“The heart has four chambers”. The phrase from Jean Rouch’s film La Pyramide Humaine (1959) is thrown back at the spectator by one of the participants in Filipa César’s video. Here, the anatomical meaning of the quote overlaps with another kind of anatomy that characterises the working process used by the artist in analysing La Pyramide Humaine, dissecting its fundamental questions, the method used, the actors and the point of view in order to spark off and record a dialogue between two groups of young people from different communities. During an artistic residency in Israel in 2007, Filipa Cesar recreated and re-contextualised that initial situation by bringing together Israeli cinema students (Hebrew and Arab) in order to see and discuss Rouch’s film.
The question “What is cinema?”, raised by one of the characters in Le Passeur (2008), also constitutes a central theme in The Four Chambered Heart and runs through the entire debate between the students, who reflect on the boundaries between fiction and documentary, reality and manipulation. The exchange quickly moves beyond Rouch’s film to include the social, cultural and racial tensions between Israel and Palestine and the relationship between Europe and the Middle East. At the end, the students/actors focus their discussion on the film in which they are participating. In wondering about the meaning of Filipa Cesar’s project, they throw the initial questions back at the artist and the spectator, who, in this process of expansion and transference, becomes part of the film itself.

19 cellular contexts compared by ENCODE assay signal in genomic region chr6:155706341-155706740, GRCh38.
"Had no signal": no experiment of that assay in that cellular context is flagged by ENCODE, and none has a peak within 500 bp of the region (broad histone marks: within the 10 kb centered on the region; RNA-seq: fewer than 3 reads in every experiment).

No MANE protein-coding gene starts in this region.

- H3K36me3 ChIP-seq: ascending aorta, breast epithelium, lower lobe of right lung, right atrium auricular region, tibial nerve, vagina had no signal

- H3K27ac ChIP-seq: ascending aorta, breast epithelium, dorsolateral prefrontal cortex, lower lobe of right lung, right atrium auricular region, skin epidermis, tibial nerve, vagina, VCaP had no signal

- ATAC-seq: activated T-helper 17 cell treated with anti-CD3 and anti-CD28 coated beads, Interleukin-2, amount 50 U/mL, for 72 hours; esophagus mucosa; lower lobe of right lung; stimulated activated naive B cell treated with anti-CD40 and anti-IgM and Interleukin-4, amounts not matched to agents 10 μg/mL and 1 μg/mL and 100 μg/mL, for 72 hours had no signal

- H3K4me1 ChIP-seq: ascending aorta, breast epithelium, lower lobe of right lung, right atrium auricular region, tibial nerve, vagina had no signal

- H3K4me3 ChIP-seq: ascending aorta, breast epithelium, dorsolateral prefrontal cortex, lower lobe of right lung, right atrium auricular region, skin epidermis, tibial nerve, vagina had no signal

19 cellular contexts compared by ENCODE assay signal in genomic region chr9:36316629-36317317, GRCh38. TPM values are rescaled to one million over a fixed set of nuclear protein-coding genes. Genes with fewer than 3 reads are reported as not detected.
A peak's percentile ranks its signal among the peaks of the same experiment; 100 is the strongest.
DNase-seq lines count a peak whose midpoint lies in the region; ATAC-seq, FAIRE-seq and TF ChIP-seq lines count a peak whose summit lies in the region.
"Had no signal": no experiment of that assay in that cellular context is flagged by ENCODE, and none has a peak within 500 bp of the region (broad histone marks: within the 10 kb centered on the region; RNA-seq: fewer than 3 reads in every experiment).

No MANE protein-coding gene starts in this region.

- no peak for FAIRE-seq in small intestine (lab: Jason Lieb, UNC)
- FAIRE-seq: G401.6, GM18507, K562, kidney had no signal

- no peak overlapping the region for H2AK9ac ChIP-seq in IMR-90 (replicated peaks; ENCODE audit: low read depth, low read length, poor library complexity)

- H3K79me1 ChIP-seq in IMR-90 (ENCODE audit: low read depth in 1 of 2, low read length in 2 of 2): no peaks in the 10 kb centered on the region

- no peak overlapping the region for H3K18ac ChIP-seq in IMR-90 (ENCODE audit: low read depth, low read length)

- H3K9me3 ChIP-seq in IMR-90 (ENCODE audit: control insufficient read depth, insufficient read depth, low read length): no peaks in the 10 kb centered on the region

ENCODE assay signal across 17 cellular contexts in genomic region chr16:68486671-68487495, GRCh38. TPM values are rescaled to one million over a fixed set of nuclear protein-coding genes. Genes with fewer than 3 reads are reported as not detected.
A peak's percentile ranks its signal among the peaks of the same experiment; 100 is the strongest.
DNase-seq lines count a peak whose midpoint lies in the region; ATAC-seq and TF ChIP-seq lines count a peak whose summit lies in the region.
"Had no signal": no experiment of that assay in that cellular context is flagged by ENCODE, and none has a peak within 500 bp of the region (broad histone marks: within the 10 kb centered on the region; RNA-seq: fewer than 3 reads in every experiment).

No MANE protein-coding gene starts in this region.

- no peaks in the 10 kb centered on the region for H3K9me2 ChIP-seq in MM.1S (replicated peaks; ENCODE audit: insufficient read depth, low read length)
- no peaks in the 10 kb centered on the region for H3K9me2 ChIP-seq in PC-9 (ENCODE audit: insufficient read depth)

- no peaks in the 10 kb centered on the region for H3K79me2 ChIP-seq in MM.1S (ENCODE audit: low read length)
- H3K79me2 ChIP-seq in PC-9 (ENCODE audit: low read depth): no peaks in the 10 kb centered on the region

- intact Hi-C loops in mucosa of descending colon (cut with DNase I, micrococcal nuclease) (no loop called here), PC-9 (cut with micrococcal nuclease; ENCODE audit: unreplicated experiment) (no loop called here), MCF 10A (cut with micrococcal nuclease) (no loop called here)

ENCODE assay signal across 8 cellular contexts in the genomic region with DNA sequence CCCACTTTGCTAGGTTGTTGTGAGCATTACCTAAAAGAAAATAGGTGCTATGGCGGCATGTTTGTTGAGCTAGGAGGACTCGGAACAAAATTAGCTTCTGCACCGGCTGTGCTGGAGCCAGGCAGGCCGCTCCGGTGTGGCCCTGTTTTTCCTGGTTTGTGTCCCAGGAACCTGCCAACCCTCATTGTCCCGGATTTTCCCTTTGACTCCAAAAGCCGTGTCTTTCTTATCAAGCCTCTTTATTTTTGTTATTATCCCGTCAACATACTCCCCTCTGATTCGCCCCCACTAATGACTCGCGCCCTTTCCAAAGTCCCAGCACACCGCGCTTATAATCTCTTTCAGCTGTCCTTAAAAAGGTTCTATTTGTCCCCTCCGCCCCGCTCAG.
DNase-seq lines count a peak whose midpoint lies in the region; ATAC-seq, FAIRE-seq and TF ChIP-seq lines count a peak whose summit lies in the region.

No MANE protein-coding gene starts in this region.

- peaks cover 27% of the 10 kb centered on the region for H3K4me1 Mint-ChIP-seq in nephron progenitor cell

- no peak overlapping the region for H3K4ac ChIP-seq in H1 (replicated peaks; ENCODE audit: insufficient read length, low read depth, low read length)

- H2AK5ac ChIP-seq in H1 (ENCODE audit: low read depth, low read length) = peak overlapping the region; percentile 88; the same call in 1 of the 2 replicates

An essential work in Filipa Cesar’s career, The Four Chambered Heart (2009) investigates the structure of cinematographic creation and eloquently reveals the subjectivity of individual interpretation, arising from a shared experience.
In setting up this work in the Multi-Purpose Room at MNAC – Museu do Chiado, a series of three photographs entitled La Pyramide Humaine (2009) is also being included. The Filipa César exhibition highlights the recent deposit of the photography and video section of the António Cachola Collection, whose pieces have significantly broadened and updated the range of works held by the museum, which now features key, previously unrepresented, figures from the Portuguese art scene of the past ten years.